Researchers studying the effects of fatty diets on puppies say their results could help further understanding of how these fats contribute to ageing and development of human diseases such as atherosclerosis and cancer.
Scientists at Purdue University in the US fed one group of dogs a highly-oxidised lipid diet and another group with a moderate level of this fat type. Both had reduced growth, bone formation and immune function, said John Turek, Purdue professor of basic sciences.
"We know that eating diets high in oxidised fat contributes to atherosclerosis and other diseases in people," said Turek, "but we don't know the long-term effects of foods high in oxidised lipids fed during the growth stage. Will organ and tissue growth be compromised? Will children develop geriatric diseases at an earlier point in their lives?"
Results showing that dogs on a moderate oxidised fat diet also exhibited some of the same effects as those eating meals containing high oxidised lipids were unexpected, Turek said. This finding has major significance for studies on overall health in both people and animals, the researchers report in the January issue of The Journal of Nutritional Biochemistry.
They added that fats, oils and processed foods without added antioxidants can contain oxidised lipids. In addition, frying food adds more of this type of fat. With people eating more convenience and fast-food, often prepared by frying, the level of oxidised fat in the modern diet has escalated alarmingly in recent years.
The process that forms oxidised lipids also occurs in the body's metabolic processes. Free radicals, a component of lipid oxidation, damages proteins, other lipids, DNA and cells, thereby causing disease. This is why foods, such as fresh fruits and vegetables, which are low in oxidised lipids and high in antioxidants, are important, according to the team.
Though researchers have linked oxidised fat to several human diseases, most of the research was done in rodents. The Purdue team suggested that young, growing dogs might give a better picture of how oxidised lipids affect humans, especially children during critical stages of development and growth. In the early months of life, dogs grow rapidly, adding considerable bone and lean body mass, which is more comparable to humans in rapid growth phases, such as puberty.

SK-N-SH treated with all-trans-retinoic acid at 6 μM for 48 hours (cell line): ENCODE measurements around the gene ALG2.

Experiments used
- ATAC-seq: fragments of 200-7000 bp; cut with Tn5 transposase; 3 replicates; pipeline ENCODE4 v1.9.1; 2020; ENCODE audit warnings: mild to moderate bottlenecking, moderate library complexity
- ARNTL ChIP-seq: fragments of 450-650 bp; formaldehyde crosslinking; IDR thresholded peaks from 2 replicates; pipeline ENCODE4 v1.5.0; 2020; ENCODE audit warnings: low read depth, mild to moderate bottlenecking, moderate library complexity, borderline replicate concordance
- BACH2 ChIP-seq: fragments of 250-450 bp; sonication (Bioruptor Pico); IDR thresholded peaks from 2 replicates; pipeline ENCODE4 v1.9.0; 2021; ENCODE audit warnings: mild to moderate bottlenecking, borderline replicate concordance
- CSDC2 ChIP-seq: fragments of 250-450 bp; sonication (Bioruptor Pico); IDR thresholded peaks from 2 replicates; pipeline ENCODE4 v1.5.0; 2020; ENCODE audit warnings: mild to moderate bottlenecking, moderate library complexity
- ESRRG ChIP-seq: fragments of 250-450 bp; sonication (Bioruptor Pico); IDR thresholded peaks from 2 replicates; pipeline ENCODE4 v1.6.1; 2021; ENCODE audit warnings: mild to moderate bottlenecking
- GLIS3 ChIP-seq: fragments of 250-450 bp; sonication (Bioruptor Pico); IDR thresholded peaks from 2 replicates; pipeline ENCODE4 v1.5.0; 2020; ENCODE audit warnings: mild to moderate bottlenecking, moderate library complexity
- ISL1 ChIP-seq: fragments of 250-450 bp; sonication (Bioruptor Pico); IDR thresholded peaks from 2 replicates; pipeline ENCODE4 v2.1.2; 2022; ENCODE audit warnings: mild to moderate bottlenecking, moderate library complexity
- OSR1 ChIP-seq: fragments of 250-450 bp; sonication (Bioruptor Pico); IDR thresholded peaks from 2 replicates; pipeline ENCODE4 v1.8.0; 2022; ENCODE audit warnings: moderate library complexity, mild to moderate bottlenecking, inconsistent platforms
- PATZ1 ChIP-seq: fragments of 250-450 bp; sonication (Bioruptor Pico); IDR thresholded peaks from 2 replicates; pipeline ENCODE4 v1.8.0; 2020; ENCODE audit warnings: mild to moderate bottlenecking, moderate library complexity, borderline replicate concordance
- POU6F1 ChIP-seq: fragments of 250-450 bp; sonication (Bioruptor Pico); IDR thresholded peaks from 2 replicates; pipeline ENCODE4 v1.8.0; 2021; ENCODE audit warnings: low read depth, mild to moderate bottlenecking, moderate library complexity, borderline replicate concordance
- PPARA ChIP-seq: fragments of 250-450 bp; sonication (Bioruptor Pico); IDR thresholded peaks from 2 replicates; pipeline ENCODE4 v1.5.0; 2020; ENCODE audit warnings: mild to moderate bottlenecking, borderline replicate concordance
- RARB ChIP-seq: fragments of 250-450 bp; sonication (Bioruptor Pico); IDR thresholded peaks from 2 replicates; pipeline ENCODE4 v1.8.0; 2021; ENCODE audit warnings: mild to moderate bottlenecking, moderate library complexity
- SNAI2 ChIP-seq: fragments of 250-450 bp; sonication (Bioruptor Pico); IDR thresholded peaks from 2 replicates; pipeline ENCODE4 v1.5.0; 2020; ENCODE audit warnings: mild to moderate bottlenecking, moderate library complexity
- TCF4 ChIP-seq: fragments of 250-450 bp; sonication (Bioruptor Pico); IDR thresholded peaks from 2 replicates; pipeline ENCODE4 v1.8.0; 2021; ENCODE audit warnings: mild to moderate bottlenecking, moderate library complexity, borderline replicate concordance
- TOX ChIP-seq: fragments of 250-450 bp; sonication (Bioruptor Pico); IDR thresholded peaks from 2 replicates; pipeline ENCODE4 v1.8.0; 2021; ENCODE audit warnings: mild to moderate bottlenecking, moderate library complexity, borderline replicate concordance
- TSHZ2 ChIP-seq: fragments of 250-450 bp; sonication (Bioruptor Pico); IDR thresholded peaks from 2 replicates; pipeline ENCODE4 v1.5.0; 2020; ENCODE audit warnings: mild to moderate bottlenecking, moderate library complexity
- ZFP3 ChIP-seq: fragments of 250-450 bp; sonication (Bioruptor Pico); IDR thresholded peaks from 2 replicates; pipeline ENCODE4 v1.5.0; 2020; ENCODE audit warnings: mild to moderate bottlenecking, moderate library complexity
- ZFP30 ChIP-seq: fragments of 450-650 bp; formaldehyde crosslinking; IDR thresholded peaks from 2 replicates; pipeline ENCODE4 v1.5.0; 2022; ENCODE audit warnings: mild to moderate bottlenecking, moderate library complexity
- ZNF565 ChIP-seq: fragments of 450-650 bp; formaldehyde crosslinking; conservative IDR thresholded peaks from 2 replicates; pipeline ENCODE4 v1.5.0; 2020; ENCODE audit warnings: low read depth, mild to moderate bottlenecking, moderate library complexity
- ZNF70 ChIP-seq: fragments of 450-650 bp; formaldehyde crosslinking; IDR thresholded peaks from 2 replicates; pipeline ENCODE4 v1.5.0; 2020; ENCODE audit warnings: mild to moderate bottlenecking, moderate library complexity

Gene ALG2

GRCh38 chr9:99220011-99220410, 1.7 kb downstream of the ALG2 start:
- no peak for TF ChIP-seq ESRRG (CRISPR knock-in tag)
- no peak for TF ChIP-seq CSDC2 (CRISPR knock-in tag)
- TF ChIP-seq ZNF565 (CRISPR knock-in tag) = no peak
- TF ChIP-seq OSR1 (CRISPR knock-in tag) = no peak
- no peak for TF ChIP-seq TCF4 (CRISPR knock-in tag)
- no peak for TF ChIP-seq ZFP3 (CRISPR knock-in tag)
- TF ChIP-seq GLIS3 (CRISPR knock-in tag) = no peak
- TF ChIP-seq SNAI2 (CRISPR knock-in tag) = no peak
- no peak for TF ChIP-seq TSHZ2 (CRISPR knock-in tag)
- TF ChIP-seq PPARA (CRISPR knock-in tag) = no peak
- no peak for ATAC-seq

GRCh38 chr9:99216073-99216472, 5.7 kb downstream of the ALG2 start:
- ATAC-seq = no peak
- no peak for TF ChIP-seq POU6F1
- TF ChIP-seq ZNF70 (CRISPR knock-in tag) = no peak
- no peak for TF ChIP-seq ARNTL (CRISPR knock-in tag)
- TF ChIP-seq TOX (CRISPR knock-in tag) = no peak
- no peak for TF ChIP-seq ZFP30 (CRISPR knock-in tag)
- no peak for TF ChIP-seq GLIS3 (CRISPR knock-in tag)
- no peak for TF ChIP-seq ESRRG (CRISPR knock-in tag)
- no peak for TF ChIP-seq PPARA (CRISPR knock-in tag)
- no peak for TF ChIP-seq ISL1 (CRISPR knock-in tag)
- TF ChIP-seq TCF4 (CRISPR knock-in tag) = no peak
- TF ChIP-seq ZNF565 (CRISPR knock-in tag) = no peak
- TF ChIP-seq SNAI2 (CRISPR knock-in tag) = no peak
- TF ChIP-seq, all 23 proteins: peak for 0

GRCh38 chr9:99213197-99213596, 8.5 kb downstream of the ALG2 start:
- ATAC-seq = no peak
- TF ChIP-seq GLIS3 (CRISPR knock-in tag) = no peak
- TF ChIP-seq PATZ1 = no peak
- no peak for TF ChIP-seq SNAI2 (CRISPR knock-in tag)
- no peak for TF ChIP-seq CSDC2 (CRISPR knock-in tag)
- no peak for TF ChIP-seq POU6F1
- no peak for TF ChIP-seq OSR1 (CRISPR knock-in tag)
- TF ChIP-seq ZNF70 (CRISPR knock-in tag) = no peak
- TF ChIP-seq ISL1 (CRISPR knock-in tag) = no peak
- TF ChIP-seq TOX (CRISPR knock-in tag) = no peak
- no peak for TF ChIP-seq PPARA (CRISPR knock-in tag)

The 24 dogs, all two months old, were divided into three groups. One group ate a low-oxidised fat diet, one a diet with a moderate level of oxidised fat, and one a high oxidised fat diet. They were all kept on their assigned feeding regimen for 16 weeks. Other than the oxidation level of the fat, their diets were identical and contained all the other nutrients necessary for a healthy dog.
In the puppies, researchers found that those consuming highly oxidised fat gained less weight and had less body fat than those that ate moderate- and low-oxidised fat diets. The coonhounds on the diet high in oxidised fat also had decreased immune function and less vitamin E, an antioxidant that helps counteract the effects of free radicals. In addition, bone formation rate was reduced.
"Our study shows the need to control the amount of oxidised fats in food for both humans and companion animals so that we can ensure proper growth and optimum health," Turek said.
The oxidised lipid research is one of the ongoing projects by members of the Center for Enhancing Foods to Protect Health, a collaboration between Purdue and the Indiana University School of Medicine. The Iams Company Research and Development Fund funded the research.